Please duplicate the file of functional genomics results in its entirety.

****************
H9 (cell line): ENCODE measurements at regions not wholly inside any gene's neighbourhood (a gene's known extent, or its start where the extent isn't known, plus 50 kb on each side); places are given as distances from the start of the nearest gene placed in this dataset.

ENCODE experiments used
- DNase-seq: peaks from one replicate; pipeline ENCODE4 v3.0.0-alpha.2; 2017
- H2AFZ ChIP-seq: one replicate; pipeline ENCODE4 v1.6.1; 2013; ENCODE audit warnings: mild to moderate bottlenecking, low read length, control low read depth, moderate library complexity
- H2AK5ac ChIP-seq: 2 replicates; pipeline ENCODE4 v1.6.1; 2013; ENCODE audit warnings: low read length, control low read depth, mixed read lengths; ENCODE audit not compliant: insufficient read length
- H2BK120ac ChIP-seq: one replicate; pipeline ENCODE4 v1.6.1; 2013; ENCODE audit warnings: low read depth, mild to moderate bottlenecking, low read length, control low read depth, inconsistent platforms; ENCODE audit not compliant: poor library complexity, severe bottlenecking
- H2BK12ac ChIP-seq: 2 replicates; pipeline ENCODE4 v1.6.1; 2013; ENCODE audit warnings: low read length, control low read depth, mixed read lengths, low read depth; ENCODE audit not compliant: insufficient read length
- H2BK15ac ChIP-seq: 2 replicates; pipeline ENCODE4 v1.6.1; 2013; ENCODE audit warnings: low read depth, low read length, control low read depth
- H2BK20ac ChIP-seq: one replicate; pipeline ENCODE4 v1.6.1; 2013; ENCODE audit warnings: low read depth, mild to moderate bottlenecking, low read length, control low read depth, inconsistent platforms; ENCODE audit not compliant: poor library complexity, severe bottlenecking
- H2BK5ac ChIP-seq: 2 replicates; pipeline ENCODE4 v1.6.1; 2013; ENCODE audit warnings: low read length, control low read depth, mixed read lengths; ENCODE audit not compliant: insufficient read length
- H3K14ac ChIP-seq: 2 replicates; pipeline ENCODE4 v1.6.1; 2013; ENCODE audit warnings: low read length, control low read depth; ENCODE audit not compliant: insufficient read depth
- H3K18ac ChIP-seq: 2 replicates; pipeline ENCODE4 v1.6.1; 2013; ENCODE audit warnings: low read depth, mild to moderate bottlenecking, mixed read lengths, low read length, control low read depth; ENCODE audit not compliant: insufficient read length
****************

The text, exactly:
H9 (cell line): ENCODE measurements at regions not wholly inside any gene's neighbourhood (a gene's known extent, or its start where the extent isn't known, plus 50 kb on each side); places are given as distances from the start of the nearest gene placed in this dataset.

ENCODE experiments used
- DNase-seq: peaks from one replicate; pipeline ENCODE4 v3.0.0-alpha.2; 2017
- H2AFZ ChIP-seq: one replicate; pipeline ENCODE4 v1.6.1; 2013; ENCODE audit warnings: mild to moderate bottlenecking, low read length, control low read depth, moderate library complexity
- H2AK5ac ChIP-seq: 2 replicates; pipeline ENCODE4 v1.6.1; 2013; ENCODE audit warnings: low read length, control low read depth, mixed read lengths; ENCODE audit not compliant: insufficient read length
- H2BK120ac ChIP-seq: one replicate; pipeline ENCODE4 v1.6.1; 2013; ENCODE audit warnings: low read depth, mild to moderate bottlenecking, low read length, control low read depth, inconsistent platforms; ENCODE audit not compliant: poor library complexity, severe bottlenecking
- H2BK12ac ChIP-seq: 2 replicates; pipeline ENCODE4 v1.6.1; 2013; ENCODE audit warnings: low read length, control low read depth, mixed read lengths, low read depth; ENCODE audit not compliant: insufficient read length
- H2BK15ac ChIP-seq: 2 replicates; pipeline ENCODE4 v1.6.1; 2013; ENCODE audit warnings: low read depth, low read length, control low read depth
- H2BK20ac ChIP-seq: one replicate; pipeline ENCODE4 v1.6.1; 2013; ENCODE audit warnings: low read depth, mild to moderate bottlenecking, low read length, control low read depth, inconsistent platforms; ENCODE audit not compliant: poor library complexity, severe bottlenecking
- H2BK5ac ChIP-seq: 2 replicates; pipeline ENCODE4 v1.6.1; 2013; ENCODE audit warnings: low read length, control low read depth, mixed read lengths; ENCODE audit not compliant: insufficient read length
- H3K14ac ChIP-seq: 2 replicates; pipeline ENCODE4 v1.6.1; 2013; ENCODE audit warnings: low read length, control low read depth; ENCODE audit not compliant: insufficient read depth
- H3K18ac ChIP-seq: 2 replicates; pipeline ENCODE4 v1.6.1; 2013; ENCODE audit warnings: low read depth, mild to moderate bottlenecking, mixed read lengths, low read length, control low read depth; ENCODE audit not compliant: insufficient read length